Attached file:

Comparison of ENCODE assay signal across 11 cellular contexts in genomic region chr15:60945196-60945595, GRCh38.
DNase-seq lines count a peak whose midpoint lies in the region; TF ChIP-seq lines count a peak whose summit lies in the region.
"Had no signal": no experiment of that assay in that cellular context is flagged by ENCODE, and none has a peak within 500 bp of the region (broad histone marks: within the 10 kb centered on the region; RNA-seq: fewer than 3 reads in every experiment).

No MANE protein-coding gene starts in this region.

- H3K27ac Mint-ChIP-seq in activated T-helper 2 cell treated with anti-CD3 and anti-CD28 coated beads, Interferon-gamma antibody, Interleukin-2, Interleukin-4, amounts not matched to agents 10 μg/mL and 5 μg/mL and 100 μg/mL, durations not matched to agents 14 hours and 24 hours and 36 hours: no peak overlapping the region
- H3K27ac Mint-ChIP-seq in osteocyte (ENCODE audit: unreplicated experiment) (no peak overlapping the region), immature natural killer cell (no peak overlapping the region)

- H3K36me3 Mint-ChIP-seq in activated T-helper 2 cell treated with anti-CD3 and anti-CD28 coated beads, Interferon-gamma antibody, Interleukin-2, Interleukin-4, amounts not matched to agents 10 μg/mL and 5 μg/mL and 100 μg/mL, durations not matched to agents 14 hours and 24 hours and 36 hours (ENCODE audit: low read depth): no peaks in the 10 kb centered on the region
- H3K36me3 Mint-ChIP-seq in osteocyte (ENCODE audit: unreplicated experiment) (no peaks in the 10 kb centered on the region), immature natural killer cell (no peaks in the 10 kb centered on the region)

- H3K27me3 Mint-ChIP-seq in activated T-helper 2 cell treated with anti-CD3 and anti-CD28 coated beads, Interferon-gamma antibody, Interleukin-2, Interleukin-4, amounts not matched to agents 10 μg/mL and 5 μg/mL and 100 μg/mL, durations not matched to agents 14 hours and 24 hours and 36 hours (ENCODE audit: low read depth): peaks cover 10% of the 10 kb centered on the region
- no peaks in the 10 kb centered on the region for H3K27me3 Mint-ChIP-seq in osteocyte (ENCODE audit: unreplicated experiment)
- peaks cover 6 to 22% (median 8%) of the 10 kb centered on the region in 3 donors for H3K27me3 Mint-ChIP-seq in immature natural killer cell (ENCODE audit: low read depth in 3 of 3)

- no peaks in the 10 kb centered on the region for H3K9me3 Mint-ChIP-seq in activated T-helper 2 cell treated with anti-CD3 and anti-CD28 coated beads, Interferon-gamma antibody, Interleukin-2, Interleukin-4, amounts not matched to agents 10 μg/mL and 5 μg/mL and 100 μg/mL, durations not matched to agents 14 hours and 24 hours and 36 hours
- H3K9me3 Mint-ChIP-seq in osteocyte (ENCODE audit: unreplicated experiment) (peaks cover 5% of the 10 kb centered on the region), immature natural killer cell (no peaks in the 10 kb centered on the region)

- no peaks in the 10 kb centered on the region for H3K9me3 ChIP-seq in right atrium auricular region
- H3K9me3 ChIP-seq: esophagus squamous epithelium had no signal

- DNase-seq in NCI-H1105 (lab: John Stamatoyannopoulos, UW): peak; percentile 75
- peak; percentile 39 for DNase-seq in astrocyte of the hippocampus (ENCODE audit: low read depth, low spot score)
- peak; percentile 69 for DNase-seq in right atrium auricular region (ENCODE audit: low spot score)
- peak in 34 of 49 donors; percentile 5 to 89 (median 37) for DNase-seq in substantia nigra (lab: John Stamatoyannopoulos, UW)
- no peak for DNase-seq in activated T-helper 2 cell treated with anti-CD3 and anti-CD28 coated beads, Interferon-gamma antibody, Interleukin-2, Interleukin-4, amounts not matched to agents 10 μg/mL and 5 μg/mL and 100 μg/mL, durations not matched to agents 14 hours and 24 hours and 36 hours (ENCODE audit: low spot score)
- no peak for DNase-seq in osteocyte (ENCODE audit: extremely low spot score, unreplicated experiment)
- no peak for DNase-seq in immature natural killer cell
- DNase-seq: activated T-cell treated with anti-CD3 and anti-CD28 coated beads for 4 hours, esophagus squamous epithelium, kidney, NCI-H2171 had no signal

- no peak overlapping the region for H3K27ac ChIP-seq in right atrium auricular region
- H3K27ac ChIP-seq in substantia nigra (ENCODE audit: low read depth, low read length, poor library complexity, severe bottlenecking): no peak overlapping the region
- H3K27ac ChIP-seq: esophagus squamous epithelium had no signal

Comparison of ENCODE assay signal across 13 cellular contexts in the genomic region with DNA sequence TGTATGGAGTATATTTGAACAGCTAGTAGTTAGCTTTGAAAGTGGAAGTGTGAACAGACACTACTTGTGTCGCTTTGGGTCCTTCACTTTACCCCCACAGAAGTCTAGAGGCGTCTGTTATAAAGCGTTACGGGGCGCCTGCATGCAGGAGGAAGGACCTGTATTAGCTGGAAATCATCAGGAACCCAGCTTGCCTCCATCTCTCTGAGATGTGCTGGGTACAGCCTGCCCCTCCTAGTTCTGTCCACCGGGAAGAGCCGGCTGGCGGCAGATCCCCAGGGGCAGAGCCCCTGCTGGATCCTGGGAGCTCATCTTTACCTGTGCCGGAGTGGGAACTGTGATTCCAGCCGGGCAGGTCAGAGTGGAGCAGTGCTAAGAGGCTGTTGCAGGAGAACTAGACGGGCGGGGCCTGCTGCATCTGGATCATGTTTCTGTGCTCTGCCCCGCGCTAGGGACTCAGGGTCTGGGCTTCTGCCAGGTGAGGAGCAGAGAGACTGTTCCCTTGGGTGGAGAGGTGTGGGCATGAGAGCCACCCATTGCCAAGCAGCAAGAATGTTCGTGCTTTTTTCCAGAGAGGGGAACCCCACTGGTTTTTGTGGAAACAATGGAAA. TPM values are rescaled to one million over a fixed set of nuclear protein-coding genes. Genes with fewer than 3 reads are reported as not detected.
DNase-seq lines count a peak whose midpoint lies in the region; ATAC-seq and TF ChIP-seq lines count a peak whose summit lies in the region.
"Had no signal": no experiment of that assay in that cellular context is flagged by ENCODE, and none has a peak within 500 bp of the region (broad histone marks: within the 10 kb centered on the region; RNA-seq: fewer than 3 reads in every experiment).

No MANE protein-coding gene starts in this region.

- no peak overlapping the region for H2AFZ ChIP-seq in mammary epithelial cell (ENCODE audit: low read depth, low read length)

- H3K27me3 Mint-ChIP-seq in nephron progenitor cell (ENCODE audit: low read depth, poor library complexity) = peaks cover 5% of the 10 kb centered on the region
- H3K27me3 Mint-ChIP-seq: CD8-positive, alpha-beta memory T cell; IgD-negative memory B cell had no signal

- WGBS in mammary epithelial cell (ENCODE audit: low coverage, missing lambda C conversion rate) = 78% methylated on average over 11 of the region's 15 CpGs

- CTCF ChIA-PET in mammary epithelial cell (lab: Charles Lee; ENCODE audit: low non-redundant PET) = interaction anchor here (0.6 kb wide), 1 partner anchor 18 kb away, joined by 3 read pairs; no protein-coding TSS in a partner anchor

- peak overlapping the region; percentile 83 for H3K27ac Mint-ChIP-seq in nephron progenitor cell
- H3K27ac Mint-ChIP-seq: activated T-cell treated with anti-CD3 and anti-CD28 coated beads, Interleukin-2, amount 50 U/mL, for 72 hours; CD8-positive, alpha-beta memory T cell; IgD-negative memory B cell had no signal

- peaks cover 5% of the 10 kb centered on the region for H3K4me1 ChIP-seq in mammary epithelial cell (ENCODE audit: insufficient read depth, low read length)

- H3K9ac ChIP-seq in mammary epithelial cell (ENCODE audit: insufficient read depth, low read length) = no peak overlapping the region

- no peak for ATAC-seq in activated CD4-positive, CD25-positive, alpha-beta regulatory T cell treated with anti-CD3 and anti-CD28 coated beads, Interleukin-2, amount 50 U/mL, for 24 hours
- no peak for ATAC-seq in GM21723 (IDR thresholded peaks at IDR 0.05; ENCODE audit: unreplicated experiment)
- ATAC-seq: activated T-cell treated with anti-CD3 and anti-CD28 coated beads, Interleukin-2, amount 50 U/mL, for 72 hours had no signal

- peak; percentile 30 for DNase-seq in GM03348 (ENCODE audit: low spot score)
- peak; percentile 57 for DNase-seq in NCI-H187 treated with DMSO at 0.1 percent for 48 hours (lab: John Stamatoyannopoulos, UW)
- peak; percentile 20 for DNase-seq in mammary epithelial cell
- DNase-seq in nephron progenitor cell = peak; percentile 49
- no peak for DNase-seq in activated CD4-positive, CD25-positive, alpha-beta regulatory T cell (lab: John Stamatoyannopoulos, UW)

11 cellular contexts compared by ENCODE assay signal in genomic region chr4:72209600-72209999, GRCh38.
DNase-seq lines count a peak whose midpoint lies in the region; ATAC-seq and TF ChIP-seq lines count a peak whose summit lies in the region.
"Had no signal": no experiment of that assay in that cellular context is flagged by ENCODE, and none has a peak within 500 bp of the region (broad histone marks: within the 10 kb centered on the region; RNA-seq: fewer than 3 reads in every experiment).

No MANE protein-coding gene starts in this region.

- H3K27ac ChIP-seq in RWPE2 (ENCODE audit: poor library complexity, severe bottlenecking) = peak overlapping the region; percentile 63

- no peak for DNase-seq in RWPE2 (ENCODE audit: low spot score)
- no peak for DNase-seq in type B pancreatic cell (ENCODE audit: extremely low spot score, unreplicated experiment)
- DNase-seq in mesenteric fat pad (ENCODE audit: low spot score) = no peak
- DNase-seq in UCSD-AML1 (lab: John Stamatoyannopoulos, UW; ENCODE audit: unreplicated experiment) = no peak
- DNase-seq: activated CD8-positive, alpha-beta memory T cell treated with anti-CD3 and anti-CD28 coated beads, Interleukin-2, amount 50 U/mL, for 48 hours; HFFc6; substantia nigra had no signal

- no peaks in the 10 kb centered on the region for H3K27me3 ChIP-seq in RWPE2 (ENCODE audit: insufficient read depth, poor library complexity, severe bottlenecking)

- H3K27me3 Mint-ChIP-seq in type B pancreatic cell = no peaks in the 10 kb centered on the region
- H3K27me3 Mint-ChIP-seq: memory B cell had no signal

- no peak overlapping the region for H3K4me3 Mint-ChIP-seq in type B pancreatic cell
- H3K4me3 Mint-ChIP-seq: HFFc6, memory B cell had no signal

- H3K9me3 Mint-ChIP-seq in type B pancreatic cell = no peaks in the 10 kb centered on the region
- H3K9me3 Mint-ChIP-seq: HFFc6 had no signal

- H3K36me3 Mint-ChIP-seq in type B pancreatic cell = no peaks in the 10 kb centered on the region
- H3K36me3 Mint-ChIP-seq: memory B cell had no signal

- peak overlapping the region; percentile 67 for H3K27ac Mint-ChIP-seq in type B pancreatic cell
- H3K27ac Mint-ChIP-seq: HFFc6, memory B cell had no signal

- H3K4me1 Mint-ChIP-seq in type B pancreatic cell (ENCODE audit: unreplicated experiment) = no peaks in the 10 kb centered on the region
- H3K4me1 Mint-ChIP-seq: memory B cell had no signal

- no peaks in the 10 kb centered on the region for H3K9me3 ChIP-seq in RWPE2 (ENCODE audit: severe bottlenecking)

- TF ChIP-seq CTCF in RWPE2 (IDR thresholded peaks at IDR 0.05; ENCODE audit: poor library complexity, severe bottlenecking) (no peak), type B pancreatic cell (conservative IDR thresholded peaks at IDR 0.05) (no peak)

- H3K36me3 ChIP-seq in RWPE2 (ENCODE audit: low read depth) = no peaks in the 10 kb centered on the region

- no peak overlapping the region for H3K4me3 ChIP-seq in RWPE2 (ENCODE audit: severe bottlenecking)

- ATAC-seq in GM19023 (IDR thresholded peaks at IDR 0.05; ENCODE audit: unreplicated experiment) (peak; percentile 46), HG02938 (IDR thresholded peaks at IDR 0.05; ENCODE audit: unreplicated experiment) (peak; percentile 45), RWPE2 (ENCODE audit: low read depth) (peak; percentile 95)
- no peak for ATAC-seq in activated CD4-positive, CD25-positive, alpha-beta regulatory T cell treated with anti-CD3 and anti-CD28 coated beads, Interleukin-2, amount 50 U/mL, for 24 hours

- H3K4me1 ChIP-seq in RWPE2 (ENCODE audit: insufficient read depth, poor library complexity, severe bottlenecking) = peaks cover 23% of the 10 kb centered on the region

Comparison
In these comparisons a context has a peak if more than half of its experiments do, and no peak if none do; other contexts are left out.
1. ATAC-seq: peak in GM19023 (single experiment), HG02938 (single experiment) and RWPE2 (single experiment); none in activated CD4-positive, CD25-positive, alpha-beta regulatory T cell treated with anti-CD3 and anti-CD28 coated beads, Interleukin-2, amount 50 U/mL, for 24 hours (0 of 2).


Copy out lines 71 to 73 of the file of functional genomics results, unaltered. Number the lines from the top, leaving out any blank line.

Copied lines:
- no peaks in the 10 kb centered on the region for H3K9me3 ChIP-seq in RWPE2 (ENCODE audit: severe bottlenecking)

- TF ChIP-seq CTCF in RWPE2 (IDR thresholded peaks at IDR 0.05; ENCODE audit: poor library complexity, severe bottlenecking) (no peak), type B pancreatic cell (conservative IDR thresholded peaks at IDR 0.05) (no peak)

- H3K36me3 ChIP-seq in RWPE2 (ENCODE audit: low read depth) = no peaks in the 10 kb centered on the region